The idea of facing winter uncertain about what you’ll do about heat is terrifying. For many people, the federally-funded Home Energy Assistance Program (HEAP) means not having to make decisions like whether they should spend money on food or fuel.
When Julie Grant spoke with St. Lawrence County residents Linda Jobes and Leslie Howard (Jobes’ father) in autumn of 2011, Howard said something that’s likely familiar to many who receive assistance from HEAP: “I don’t have income enough to survive if I don’t get it.”
That year, the federal government had dramatically reduced funding for the program. At that time, I reported on a St. Lawrence County organization (Helping Hands of Potsdam) holding an ongoing firewood drive. Efforts like that one were helpful, and still are, but the changes to HEAP have been a hardship for many.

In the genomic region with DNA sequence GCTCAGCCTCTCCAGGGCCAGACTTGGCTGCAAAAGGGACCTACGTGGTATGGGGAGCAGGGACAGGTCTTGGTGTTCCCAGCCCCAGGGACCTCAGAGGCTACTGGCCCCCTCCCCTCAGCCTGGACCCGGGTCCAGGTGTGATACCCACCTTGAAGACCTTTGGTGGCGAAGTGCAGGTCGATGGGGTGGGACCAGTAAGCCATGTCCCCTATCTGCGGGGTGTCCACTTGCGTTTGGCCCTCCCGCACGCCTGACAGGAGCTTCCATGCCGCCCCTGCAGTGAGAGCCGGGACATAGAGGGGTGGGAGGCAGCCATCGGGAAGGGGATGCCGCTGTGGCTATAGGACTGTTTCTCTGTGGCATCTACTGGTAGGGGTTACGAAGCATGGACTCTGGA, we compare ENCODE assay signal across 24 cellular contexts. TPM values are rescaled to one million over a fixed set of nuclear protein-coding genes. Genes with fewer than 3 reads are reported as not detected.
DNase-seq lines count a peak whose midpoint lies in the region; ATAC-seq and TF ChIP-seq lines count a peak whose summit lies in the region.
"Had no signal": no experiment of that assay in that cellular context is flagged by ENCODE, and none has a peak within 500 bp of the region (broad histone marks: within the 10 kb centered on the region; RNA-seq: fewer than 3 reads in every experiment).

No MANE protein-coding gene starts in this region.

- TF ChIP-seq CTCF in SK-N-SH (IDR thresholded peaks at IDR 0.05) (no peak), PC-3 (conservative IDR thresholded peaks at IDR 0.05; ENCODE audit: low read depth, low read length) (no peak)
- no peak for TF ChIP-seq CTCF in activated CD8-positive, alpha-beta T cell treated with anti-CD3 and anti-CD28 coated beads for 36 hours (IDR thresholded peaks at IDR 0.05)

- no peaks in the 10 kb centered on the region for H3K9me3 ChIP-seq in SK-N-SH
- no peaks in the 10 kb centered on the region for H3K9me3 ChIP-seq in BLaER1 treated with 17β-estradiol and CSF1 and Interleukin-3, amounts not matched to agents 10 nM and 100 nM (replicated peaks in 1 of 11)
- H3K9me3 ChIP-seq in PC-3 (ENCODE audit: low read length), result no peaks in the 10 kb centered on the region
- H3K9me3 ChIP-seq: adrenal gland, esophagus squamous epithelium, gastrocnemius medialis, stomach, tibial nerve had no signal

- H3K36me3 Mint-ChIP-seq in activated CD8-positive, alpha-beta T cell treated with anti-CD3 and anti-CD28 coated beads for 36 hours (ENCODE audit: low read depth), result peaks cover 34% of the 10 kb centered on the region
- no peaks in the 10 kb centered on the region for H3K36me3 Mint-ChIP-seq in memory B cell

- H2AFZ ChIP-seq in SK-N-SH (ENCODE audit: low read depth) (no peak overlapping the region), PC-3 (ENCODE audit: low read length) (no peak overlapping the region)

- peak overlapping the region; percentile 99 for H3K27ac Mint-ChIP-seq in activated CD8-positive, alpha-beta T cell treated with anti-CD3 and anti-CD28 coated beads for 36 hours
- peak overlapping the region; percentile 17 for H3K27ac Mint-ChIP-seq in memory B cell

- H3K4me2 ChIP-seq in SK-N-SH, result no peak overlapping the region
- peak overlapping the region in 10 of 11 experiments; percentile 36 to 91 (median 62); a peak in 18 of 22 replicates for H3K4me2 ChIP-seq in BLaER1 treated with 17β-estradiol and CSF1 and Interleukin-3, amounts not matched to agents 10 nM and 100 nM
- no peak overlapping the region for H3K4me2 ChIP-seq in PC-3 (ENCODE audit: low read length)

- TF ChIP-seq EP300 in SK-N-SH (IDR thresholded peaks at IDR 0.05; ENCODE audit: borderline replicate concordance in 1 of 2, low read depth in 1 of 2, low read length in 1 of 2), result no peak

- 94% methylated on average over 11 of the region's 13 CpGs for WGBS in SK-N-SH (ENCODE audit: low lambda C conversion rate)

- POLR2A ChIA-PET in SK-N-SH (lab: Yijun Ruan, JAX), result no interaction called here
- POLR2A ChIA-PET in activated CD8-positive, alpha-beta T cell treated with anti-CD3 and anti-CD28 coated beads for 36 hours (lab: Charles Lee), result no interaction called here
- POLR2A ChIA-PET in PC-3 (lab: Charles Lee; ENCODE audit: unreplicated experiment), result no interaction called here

And as the Glens Falls Post-Star reports today, they’re still a hardship. This year, the initial allocation for HEAP was $650 (that’s $50 more than last winter, which was exceptionally warm). But, the article reports, HEAP recipients in past winters have seen more additional allocations than they have this year; and (as always, it seems) prices on many home heating fuels are rising.
The article says with “six weeks remaining in the home heating season” (really? Only six weeks?), many in the North Country are running out of money to pay for heating. That “home heating season” apparently begins Nov. 1 and ends April 1 (again, dare we dream?); but HEAP funding will shut down on March 15 (it also began late this year, on Nov. 19.) Two other federal programs to ease heating costs have also been curtailed in the last year.
Of those running short on heating funds, some are scrambling to find other help — through other programs or through volunteer organizations like Helping Hands of Potsdam.